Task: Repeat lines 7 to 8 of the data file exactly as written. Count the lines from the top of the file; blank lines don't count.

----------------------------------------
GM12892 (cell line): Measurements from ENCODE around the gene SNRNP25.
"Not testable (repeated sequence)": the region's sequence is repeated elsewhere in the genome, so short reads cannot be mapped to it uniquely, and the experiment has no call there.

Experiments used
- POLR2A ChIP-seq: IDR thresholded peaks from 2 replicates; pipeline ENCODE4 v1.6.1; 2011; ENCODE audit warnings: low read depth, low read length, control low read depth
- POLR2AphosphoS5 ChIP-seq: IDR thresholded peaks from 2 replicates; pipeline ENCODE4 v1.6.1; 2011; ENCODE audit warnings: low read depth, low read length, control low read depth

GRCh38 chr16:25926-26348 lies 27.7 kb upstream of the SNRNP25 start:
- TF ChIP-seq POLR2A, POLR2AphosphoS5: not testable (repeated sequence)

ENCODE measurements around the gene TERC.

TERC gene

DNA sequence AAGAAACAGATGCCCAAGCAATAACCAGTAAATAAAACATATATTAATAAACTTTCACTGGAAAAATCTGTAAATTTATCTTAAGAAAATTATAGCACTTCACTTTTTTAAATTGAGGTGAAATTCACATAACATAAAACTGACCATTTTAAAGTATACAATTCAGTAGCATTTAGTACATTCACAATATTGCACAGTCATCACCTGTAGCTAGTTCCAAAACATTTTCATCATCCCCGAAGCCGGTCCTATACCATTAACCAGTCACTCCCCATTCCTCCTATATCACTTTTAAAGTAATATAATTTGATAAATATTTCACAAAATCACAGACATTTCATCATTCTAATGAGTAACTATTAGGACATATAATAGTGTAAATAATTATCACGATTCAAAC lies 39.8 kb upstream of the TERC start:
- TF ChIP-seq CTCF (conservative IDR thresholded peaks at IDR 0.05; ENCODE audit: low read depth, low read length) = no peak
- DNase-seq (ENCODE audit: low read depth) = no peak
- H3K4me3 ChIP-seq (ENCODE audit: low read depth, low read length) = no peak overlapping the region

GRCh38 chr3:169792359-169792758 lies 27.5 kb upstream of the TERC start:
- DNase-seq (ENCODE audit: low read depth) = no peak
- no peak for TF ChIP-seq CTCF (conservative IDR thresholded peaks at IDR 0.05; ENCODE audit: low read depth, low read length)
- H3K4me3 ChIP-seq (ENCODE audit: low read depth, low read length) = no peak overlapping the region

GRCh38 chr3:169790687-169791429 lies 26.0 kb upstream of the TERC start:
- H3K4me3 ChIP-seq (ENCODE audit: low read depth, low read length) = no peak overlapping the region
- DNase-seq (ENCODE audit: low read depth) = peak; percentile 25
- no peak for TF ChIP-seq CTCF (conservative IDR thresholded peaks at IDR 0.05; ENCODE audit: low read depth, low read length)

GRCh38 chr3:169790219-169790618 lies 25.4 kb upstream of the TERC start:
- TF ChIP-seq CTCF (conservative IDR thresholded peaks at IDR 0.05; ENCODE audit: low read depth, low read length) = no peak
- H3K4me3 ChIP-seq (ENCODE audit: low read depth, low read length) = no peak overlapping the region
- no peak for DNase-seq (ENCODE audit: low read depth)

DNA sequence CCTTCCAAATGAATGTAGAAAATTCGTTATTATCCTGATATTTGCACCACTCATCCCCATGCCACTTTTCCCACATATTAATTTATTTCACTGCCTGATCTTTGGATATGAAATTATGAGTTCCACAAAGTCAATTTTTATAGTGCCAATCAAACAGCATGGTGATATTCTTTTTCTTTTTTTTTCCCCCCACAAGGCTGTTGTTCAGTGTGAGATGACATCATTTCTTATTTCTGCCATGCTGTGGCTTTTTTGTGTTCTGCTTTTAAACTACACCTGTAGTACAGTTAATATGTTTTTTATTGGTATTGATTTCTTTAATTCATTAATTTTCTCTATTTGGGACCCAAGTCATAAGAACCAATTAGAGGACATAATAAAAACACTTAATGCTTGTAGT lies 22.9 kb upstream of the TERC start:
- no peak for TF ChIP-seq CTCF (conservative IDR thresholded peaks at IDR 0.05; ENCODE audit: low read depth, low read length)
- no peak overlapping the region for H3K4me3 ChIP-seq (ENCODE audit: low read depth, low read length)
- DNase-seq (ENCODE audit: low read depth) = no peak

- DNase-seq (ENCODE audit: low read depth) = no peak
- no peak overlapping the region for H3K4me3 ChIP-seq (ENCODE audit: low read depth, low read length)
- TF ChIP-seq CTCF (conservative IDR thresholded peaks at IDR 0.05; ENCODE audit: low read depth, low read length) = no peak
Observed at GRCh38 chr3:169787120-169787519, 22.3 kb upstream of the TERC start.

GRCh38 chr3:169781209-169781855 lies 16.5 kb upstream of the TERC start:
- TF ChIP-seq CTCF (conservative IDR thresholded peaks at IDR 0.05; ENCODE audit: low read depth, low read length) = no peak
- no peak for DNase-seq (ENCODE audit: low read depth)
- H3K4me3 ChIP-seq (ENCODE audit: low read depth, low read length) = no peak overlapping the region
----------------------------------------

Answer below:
- TF ChIP-seq POLR2A, POLR2AphosphoS5: not testable (repeated sequence)

ENCODE measurements around the gene TERC.